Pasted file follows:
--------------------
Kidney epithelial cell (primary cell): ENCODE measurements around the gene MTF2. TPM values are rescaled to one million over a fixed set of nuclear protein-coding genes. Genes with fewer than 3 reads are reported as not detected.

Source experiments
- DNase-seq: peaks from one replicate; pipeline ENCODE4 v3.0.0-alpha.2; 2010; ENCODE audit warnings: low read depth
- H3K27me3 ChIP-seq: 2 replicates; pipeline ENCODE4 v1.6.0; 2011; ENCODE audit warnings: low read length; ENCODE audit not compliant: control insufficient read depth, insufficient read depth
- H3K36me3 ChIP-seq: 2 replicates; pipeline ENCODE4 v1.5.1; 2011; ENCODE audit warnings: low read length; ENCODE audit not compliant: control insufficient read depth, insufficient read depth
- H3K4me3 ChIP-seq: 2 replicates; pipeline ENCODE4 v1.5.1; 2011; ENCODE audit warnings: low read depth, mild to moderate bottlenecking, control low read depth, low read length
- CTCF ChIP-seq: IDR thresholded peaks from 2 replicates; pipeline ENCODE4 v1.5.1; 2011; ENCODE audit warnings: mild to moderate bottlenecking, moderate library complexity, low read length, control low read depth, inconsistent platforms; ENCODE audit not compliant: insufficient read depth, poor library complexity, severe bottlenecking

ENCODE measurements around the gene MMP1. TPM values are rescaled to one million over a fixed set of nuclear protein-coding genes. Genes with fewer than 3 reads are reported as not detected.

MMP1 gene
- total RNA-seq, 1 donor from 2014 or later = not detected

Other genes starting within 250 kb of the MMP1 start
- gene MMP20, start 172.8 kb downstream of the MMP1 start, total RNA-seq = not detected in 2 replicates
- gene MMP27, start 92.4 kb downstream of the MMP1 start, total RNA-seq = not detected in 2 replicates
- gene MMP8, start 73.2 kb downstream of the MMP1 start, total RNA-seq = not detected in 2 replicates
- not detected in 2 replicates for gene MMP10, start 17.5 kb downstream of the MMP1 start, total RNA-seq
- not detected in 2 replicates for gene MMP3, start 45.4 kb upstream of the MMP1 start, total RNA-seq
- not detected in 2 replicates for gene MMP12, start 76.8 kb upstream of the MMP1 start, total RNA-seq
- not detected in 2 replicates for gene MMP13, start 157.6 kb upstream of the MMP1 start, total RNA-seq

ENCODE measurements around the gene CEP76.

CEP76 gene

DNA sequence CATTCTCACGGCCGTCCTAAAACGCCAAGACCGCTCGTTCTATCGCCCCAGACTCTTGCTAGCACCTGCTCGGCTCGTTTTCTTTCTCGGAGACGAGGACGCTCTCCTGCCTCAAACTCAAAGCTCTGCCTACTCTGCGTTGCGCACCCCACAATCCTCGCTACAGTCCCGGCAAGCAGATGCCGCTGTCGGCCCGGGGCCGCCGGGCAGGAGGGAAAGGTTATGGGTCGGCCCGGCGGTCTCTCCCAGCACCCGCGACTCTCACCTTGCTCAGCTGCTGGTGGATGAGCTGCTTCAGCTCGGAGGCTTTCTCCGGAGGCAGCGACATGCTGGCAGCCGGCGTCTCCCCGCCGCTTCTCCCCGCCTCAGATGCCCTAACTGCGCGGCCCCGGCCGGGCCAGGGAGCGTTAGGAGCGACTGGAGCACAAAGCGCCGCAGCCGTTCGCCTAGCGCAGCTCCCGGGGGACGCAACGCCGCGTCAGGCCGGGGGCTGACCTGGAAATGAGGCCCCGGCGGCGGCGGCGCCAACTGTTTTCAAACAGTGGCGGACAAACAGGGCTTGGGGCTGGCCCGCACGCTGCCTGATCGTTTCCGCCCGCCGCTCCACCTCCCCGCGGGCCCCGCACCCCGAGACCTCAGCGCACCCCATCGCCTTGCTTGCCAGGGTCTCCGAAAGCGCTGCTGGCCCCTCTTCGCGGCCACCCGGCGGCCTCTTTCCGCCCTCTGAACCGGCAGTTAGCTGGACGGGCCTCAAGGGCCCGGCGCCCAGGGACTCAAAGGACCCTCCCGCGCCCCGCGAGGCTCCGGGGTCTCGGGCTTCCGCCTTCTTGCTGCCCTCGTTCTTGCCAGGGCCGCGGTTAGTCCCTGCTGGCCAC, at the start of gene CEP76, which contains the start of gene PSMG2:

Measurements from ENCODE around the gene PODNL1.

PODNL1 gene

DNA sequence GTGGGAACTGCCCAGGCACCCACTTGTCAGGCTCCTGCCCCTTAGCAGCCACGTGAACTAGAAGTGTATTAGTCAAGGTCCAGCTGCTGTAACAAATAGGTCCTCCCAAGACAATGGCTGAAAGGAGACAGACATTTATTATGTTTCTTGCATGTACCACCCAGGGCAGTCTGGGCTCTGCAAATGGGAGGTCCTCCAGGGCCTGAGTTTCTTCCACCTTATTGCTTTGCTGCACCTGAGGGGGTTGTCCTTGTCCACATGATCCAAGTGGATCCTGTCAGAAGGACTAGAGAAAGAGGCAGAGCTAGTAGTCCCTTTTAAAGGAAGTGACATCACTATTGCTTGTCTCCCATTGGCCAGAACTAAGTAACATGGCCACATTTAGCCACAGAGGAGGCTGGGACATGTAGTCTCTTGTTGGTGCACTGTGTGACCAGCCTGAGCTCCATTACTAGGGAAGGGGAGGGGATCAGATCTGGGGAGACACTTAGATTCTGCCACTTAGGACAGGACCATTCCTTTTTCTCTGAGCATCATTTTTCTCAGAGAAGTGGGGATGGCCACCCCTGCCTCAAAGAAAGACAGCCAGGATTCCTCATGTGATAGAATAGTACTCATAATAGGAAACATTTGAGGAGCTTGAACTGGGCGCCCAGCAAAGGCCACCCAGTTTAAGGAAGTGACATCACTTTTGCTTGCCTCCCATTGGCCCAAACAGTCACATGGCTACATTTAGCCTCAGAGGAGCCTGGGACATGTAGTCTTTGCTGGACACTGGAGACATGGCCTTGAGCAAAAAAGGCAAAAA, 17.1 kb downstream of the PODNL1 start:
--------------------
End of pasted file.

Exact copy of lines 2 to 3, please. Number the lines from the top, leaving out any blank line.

Source experiments
- DNase-seq: peaks from one replicate; pipeline ENCODE4 v3.0.0-alpha.2; 2010; ENCODE audit warnings: low read depth